Here is sample XML for both 2007 and 2012. Notice that the 2012 XML has slightly changed due to the introduction of the ribbon. The new addition of the ‘ShowOn’ tag allows us to control wither or not the extensions is show on the ribbon, right click menu, or both.  During this blog I will only be discussing right click menus and will not address adding actions to the ribbon. These two sample XML have been taken from the 2007 SDK and the 2012 beta SDK.

System Center Configuration Manager 2007 –

System Center Configuration Manager 2007
  1. <ActionDescription Class="Executable" DisplayName="Make a Note" MnemonicDisplayName="Note" Description = "Make a note about software updates">
  2.   <Executable>
  3.     <FilePath>Notepad.exe</FilePath>
  4.     <Parameters>C:\MyConfigurationManagerNote.txt</Parameters>
  5.   </Executable>
  6. </ActionDescription>

System Center 2012 Configuration Manager -

System Center 2012 Configuration Manager
  1. <ActionDescription Class="Executable" DisplayName="Make a Note" MnemonicDisplayName="Note" Description = "Make a note about software updates">
  2.   <ShowOn>
  3.     <string>DefaultContextualTab</string>
  4.     <!—RIBBON -->
  5.     <string>ContextMenu</string>
  6.     <!—Context Menu -->
  7.   </ShowOn>
  8.   <Executable>
  9.     <FilePath>Notepad.exe</FilePath>
  10.     <Parameters>C:\MyConfigurationManagerNote.txt</Parameters>
  11.   </Executable>
  12. </ActionDescription>

 

PFE Ping Demo Extension XML

Here is the XML that will make up the ping console extension. Notice here that unlike the previous SDK samples, the ShowOn tag only includes <string>ContextMenu</string>. This is because for this example I only want the extension to be accessible from the context menu and not the ribbon.Take note of the FilePath tag, this will specify the location of the ping script. Also note the parameter tag. The ##SUB:CollectionID## will make the collection ID accessible as an argument for our ping script.

PFEPing.XML
  1. <ActionDescription Class="Group" DisplayName="PFE Ping Demo" MnemonicDisplayName="PFE Ping Demo" Description="PFE Ping Demo" SqmDataPoint="53">
  2.  
  3.   <ShowOn>
  4.     <string>ContextMenu</string>
  5.   </ShowOn>
  6.  
  7.   <ActionGroups>
  8.     <ActionDescription Class="Executable" DisplayName="Ping Computers" MnemonicDisplayName="Ping Computers" Description="Ping Computers">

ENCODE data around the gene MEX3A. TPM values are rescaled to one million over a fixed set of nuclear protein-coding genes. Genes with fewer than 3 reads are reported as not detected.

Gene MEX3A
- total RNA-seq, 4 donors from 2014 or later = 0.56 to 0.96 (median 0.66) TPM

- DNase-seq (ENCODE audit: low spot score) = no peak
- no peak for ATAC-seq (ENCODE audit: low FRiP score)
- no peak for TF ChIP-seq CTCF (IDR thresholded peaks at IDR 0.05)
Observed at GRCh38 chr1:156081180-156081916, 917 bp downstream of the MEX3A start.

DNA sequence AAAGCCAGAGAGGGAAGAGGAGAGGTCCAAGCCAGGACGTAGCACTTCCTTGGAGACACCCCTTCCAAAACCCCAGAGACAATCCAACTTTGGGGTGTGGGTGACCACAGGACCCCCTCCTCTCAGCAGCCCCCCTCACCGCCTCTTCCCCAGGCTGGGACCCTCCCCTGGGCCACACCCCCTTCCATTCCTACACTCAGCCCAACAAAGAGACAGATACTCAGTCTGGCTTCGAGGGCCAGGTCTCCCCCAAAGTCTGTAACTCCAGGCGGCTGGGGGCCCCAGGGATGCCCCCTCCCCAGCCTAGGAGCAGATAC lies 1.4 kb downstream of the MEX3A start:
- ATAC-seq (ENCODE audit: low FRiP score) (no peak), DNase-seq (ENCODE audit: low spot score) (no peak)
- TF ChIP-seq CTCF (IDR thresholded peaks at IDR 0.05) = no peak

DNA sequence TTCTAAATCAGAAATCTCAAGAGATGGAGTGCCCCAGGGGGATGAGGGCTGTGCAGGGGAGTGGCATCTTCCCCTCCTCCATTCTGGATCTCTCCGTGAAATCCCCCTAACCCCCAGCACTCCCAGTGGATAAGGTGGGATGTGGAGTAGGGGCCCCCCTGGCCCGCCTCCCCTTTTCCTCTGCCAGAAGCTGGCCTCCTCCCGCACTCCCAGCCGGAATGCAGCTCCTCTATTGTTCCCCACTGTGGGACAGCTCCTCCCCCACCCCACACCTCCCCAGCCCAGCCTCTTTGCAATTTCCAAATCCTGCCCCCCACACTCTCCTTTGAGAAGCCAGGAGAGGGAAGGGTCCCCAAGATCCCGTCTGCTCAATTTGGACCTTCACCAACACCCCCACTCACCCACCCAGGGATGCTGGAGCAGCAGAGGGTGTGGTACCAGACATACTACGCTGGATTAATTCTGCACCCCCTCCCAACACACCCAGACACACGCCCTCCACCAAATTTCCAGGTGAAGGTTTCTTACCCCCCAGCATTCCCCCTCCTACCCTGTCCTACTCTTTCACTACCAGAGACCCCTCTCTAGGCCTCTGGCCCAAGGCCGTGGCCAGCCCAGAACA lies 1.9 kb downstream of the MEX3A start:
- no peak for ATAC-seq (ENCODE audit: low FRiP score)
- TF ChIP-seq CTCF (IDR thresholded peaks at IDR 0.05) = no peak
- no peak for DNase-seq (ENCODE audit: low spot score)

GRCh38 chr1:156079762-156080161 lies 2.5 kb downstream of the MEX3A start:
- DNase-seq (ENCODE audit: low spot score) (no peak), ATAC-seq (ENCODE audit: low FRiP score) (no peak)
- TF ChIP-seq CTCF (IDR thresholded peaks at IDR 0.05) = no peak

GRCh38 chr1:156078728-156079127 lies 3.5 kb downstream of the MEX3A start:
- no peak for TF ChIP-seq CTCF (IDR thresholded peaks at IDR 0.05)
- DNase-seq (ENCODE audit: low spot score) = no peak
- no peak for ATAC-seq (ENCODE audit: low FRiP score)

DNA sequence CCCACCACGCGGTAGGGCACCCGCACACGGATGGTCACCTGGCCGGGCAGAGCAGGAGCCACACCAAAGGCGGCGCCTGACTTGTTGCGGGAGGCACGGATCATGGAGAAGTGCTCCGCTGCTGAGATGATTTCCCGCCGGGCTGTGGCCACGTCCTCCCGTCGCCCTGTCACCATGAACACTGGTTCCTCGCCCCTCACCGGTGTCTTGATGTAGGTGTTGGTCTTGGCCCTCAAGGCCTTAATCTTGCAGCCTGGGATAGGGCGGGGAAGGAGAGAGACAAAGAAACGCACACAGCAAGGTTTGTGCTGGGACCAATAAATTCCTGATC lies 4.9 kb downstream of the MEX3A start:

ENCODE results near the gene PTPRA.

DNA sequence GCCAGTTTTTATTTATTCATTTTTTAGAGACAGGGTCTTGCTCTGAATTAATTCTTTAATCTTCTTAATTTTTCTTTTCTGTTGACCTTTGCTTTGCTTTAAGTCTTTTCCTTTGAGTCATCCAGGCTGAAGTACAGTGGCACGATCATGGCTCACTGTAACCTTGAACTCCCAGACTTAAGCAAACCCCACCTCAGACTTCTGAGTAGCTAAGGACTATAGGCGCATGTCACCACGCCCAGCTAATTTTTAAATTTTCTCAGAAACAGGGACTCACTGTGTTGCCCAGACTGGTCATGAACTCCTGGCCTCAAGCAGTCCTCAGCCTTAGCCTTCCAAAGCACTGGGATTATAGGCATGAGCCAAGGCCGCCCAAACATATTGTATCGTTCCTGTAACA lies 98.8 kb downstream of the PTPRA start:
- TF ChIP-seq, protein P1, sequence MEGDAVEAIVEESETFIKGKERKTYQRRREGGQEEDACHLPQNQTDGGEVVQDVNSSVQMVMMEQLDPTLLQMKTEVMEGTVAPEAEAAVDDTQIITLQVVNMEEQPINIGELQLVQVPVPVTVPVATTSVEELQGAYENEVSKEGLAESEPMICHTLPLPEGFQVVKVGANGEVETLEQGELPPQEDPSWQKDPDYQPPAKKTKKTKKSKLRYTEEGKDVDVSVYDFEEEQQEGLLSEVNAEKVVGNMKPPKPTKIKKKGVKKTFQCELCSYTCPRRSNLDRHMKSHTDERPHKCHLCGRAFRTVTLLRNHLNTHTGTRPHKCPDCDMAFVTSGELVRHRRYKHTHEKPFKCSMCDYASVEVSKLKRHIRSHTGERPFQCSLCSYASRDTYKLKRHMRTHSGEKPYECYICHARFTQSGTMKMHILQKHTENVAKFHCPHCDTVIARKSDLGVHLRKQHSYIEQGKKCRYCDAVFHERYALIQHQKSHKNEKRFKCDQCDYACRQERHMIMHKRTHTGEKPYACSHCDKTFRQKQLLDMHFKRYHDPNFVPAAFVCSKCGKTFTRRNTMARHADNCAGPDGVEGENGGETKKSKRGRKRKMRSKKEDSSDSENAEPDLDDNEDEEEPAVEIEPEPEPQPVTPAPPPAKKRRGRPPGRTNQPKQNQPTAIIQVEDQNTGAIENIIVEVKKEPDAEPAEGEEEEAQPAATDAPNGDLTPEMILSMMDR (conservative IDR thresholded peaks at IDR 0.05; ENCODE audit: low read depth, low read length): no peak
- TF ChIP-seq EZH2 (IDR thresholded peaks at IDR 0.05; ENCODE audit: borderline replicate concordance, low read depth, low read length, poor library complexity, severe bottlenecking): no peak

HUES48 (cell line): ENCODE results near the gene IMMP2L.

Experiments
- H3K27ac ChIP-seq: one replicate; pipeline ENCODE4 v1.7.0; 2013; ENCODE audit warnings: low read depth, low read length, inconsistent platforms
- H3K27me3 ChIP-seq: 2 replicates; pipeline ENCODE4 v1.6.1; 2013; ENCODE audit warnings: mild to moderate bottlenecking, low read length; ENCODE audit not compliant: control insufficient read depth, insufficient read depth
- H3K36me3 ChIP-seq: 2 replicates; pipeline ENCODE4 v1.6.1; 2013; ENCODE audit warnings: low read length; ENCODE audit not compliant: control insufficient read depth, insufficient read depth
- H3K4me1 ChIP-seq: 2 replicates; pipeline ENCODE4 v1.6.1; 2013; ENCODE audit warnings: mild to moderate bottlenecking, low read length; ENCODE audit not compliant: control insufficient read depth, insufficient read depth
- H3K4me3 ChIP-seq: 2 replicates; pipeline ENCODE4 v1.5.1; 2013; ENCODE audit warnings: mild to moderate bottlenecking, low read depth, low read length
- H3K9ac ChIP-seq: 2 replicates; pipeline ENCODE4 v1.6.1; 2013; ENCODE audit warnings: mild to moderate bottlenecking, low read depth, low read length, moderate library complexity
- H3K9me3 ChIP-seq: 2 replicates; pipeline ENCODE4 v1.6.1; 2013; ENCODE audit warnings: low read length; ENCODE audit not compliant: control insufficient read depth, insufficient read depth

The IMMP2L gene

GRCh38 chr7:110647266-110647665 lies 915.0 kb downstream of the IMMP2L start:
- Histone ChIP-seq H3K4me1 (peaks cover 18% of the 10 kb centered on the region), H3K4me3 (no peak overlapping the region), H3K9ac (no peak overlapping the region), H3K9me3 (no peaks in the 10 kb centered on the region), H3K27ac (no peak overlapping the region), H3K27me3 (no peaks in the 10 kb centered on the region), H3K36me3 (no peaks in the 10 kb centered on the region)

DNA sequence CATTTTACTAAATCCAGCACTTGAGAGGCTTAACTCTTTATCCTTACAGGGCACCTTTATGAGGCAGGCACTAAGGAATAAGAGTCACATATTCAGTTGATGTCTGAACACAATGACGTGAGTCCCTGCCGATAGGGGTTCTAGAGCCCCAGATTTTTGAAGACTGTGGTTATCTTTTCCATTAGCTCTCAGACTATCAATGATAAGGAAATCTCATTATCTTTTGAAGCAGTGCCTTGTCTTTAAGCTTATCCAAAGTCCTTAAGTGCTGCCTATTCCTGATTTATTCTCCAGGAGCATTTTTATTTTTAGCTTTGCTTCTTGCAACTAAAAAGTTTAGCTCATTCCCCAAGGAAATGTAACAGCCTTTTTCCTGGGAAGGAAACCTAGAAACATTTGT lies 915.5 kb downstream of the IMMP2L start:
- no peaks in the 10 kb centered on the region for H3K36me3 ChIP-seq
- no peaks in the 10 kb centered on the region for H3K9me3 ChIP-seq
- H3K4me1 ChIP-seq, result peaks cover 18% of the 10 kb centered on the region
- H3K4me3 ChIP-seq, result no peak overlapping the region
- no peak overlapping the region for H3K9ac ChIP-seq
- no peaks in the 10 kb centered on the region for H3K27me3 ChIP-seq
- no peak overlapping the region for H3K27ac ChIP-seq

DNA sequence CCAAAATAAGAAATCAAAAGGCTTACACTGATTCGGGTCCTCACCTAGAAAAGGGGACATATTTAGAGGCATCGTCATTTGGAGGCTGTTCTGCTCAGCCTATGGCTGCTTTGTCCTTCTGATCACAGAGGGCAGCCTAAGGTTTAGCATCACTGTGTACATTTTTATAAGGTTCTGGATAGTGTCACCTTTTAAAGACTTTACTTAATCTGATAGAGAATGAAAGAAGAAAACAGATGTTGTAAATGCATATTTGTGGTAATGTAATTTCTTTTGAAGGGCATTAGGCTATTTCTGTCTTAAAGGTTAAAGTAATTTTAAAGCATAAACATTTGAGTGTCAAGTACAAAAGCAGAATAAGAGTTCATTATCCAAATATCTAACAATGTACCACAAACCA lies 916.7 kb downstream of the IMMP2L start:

9.  
  10.       <ShowOn>
  11.         <string>ContextMenu</string>
  12.       </ShowOn>
  13.  
  14.  
  15.       <Executable>
  16.         <FilePath>"C:\Program Files (x86)\Microsoft Configuration Manager\AdminConsole\XmlStorage\Extensions\Actions\a92615d6-9df3-49ba-a8c9-6ecb0e8b956b\PFEPing.vbs"</FilePath>
  17.         <Parameters>##SUB:CollectionID##</Parameters>
  18.       </Executable>
  19.     </ActionDescription>
  20.  
  21.   </ActionGroups>
  22. </ActionDescription>


Action Executable:

Here is the VBScript that the console extension will execute. Using this script as is, you will need to specify your site server and site code around line 22 of this script.

PFEPing.vbs
  1. Set WshShell = WScript.CreateObject("WScript.Shell")
  2. Set objExcel = CreateObject("Excel.Application")
  3. objExcel.Visible = True
  4. objExcel.Workbooks.Add
  5. intRow = 2
  6.  
  7.  
  8. objExcel.Cells(1, 1).Value = "Machine Name"
  9. objExcel.Cells(1, 2).Value = "Results"
  10.  
  11.  
  12. Set objArgs = WScript.Arguments
  13.  
  14. IF (objArgs.count > 0) then
  15.       MyPos = InStr(objArgs(0), ":")
  16.     COLLID = wscript.arguments.item(0)    
  17. END IF
  18.  
  19. Set SWbemLocator=CreateObject("WbemScripting.SWbemLocator")
  20. set SWbemServices = SWbemLocator.ConnectServer("<Site Server>","root\SMS\site_<Site Code>")
  21.  
  22. strQuery = "select * from SMS_CM_RES_COLL_" & COLLID
  23. Set Computers= SWbemServices.ExecQuery(strQuery)
  24.  
  25. for each Computer in Computers
  26.  
  27.     Ping = WshShell.Run("ping -n 1 " & Computer.Name, 0, True)
  28.     objExcel.Cells(intRow, 1).Value = UCase(Computer.Name)
  29.  
  30.     Select Case Ping
  31.     Case 0 objExcel.Cells(intRow, 2).Value = "On Line"
  32.     Case 1 objExcel.Cells(intRow, 2).Value = "Off Line"
  33.     End Select
  34.  
  35.     If objExcel.Cells(intRow, 2).Value = "Off Line" Then
  36.     objExcel.Cells(intRow, 2).Interior.ColorIndex = 3
  37.     Else
  38.     objExcel.Cells(intRow, 2).Interior.ColorIndex = 4
  39.     End If
  40.  
  41. intRow = intRow + 1
  42.  
  43. Next
  44.  
  45.  
  46. objExcel.Range("A1:B1").Select
  47. objExcel.Selection.Interior.ColorIndex = 19
  48. objExcel.Selection.Font.ColorIndex = 11
  49. objExcel.Selection.Font.Bold = True
  50. objExcel.Cells.EntireColumn.AutoFit


 Putting it all Together:

To create the console extension follows these steps.

  1. Create the following folder - %Program Files%\Microsoft Configuration Manager\AdminConsole\XmlStorage\Extensions\Actions\a92615d6-9df3-49ba-a8c9-6ecb0e8b956b .
  2. Create an XML file (of any name) containing the XML from the above PFEPing.XML. Place this in the newly created folder. You may want to change the Display Name, Mnemonic Display Name and Description to something more appropriate for your environment.
  3. Create a .VBS file using the PFEPing.vbs code from above. Replace <Site Server> with the FQDN of your site server and <Site Code> with your three character site code. Place the script inside of the folder created in step 1.
  4. If your console is open, close it out and open it back up.
  5. Right click on any collection and execute the extension.

 

Troubleshooting and Caution:

To trouble shoot console extension issues see the SMSAdminUI.log.

I would discourage the creation of any extensions directly on a site server, rather install the Configuration Manager console on another machine and create them there.

 
Video Demonstration: